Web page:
The city is her office

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March 1, 2010
By: Gregory J. Scott
Gregory J. Scott
// W Minneapolis GM Susan Mabry’s plate just got a lot more full //

Forget about a penthouse corner office. Susan Mabry’s desk could be anywhere from the kitchen stove tops of Manny’s Steak House to the 31st floor observation deck of the Foshay Tower.

As general manager for the W Minneapolis–The Foshay, Mabry has an entire skyscraper’s worth of employees and guests to tend to — and an entire symphony of fine luxury to conduct. Every element of the hotel’s rich, Roaring 20s decadence falls under her purview. The alcoves of soft leather in the first floor “Living Room.” The glowing citrus cocktails served in the 27th floor Prohibition Bar. Even the hotel’s scent, which evolves along with the seasons.

Mabry doesn’t sell hotel reservations. She orchestrates an immersive universe that, when combined with the Foshay Tower’s historical lore, attracts business on its own. She says that her most recent title at the hotel is CEO: “Chief Experience Officer.”

Of course, in reality, Mabry’s most recent title is GM of the Chambers. Or make that GM of Le Mériden Chambers. When the luxury art hotel was added to the Paris-based Le Méridien chain of high-concept hotels last month, Mabry was tapped to take over managerial duties.

She now manages the two marquee luxury hotels Downtown, which are both owned by Ralph Burnet — a responsibility seldom heard of anywhere else in the United States. And as one of the few female GMs in the national luxury hotel scene, she’s smashed many glass ceilings along the way. Mabry is also a newly elected board member for Meet Minneapolis, the organization that competes with other cities to draw travel and business visitors to Minneapolis, a role that pushes her promotional scope beyond her two hotels to the entire city itself.

With a day job that immerses Mabry constantly in the finer things, you might expect her to pursue simpler comforts in her private life. Or to scramble to recreate that same luxury in her home and social circles.

“Actually, I don’t even separate it,” Mabry said. Her private interests are the same interests that draw visitors to her hotels. “You have to be naturally curious. You have to like people, to like entertaining. You have to have a real interest in the arts, a real interest in travel. If you weren’t naturally comfortable in this environment, you wouldn’t survive. I don’t see how you can fake it. If people sense that you’re working, that this is somehow drudgery for you, you won’t succeed.”

The lifestyle that she leads, then, is necessarily the same lifestyle that her hotels promote. She lives Downtown, and she likes the day-to-day discoveries that city living provides, and that the W and the Chambers enable. It isn’t corporate speak when she talks about “living the brand.” It’s the matter-of-fact reality of how demanding her role is.

“I tried to pull myself away from the hotel business in college because I knew how all-consuming it was,” said Mabry. “I saw the hours being put in by all the managers. But I think once you get it in your blood…I don’t see a lot of people who get into the business and then decide to try something else. They seem to get sucked in and then stay forever. It’s a great business. It’s a lot of fun.”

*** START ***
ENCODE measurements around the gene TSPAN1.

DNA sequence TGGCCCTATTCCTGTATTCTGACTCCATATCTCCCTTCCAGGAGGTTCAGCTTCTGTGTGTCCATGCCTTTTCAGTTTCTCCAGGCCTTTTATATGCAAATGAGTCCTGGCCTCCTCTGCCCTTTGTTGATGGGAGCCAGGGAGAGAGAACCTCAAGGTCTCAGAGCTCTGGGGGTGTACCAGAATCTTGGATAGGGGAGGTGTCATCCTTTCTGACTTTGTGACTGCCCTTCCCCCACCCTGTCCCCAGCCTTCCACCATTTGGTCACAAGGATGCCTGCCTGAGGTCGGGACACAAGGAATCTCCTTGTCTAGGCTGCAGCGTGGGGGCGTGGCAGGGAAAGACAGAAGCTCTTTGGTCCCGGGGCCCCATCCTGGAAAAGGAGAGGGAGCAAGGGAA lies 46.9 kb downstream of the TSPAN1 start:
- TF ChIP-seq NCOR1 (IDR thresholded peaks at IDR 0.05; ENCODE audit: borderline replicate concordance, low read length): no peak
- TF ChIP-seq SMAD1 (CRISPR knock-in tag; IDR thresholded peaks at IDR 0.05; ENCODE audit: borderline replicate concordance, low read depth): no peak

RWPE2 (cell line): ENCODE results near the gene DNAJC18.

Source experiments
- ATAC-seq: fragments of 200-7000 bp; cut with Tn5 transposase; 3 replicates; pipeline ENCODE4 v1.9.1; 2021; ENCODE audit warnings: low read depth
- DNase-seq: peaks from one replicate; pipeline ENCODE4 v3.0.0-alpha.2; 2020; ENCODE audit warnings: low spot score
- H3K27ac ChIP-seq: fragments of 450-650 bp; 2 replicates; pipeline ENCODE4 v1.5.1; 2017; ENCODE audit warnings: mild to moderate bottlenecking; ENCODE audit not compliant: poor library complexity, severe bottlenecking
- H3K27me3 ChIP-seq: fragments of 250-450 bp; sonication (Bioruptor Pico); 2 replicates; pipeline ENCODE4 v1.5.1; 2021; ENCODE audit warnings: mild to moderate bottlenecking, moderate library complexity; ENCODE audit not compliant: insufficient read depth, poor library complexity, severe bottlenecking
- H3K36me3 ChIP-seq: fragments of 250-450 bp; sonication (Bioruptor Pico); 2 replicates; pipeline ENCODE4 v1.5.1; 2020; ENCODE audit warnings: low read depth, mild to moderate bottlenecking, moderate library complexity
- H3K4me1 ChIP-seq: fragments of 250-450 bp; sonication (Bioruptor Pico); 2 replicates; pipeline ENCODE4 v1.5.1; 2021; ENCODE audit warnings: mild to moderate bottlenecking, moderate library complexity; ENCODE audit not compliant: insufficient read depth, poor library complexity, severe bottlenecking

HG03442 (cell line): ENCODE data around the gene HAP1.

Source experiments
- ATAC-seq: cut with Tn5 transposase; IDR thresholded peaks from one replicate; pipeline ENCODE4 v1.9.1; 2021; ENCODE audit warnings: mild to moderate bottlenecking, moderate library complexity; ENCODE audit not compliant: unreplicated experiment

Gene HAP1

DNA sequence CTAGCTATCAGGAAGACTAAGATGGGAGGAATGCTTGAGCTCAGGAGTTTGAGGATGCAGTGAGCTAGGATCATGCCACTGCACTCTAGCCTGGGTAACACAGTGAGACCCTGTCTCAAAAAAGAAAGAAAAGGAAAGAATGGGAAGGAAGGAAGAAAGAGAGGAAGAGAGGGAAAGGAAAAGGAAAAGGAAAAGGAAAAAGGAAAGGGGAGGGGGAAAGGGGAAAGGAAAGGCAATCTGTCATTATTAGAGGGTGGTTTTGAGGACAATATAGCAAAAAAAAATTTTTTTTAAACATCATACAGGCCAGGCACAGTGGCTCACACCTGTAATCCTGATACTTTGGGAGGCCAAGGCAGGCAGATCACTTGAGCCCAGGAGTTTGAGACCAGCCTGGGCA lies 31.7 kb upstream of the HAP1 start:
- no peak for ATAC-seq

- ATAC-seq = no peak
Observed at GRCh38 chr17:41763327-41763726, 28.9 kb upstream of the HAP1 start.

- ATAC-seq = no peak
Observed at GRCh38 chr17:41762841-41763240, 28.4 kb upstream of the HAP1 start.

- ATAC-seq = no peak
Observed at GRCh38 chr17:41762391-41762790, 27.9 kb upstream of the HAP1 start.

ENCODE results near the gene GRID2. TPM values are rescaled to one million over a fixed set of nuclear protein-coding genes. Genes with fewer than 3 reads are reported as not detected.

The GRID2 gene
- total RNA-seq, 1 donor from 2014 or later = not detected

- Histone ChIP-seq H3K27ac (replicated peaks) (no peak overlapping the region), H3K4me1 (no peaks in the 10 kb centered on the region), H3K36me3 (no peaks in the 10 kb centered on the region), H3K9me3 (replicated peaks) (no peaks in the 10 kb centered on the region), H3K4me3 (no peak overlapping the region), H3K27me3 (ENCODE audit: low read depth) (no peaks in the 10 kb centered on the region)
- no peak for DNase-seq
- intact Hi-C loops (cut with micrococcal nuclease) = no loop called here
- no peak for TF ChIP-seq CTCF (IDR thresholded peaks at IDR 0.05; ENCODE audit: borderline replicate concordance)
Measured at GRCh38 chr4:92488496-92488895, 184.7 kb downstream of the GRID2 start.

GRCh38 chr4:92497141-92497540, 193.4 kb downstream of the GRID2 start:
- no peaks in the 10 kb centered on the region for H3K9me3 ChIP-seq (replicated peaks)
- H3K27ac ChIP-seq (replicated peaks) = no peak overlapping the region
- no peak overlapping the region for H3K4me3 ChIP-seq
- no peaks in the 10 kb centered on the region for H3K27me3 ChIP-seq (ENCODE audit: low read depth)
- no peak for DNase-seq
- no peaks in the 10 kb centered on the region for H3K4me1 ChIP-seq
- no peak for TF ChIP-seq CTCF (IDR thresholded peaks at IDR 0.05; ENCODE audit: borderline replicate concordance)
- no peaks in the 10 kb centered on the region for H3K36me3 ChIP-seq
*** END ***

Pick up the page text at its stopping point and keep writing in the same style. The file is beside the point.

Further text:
Born in the Philippines, Mabry moved to the United States in the ’70s to attend the University of Maryland, where she majored in economics. (“I dreaded going to my econ classes. I hated it actually, every minute of it. But I was being practical.”) A summer job at a reservation desk in a Downtown Washington D.C. hotel got her hooked on the worldliness of the industry — and it provided a tempting escape hatch from the dry drudgery of math and statistics.

In March of 2008, while working at the Sheraton Society Hills, which shares the same parent company as the W and the Chambers, she came across a company website describing the Foshay project. Intrigued by the Foshay Tower, and by the story of Mr. Foshay himself — a 1930s Bernie Madoff, spectacularly convicted of running a pyramid scheme but who got off easy with his sentence — she clicked a box indicating her interest to work there. The very next day, her new boss called. It was on. She flew out to Minneapolis to meet Ralph Burnet and to tour the historic skyscraper.

“The only thing I knew about Minneapolis was that it had a lot of culture to it,” she said. “Everyone that I knew who had been here absolutely loved it. And what really surprised me was when the head concierge at the Philly hotel heard I was leaving. He said, ‘Susan, I hear you’re going to Minneapolis. Can I come with you?’”

“I was like, well, what do you know about Minneapolis? And he told me the same things. It’s a very cultured city. It has a lot of art. It has a lot of theater seats. After New York, you have the most per capita. The gay population is the highest per capita. So I was very surprised.”

“I don’t think we get out how great of a city we have here. We don’t brag about ourselves enough. You can’t be so quiet and expect to get a promotional bang.”

She told a quick story about bringing in W management from all over the globe to “break in” the Minneapolis hotel.

“So we had somebody from Germany, Mexico City, Spain … six different countries were represented. And we had a lot of New Yorkers that came in to help us. And they were laughing on the plane, ‘Where are we going again?’ And once they were here — they were with us for two or three weeks — they could not believe what Minneapolis has to offer.”

She paused.

“Well, thank god they were here in the summer.”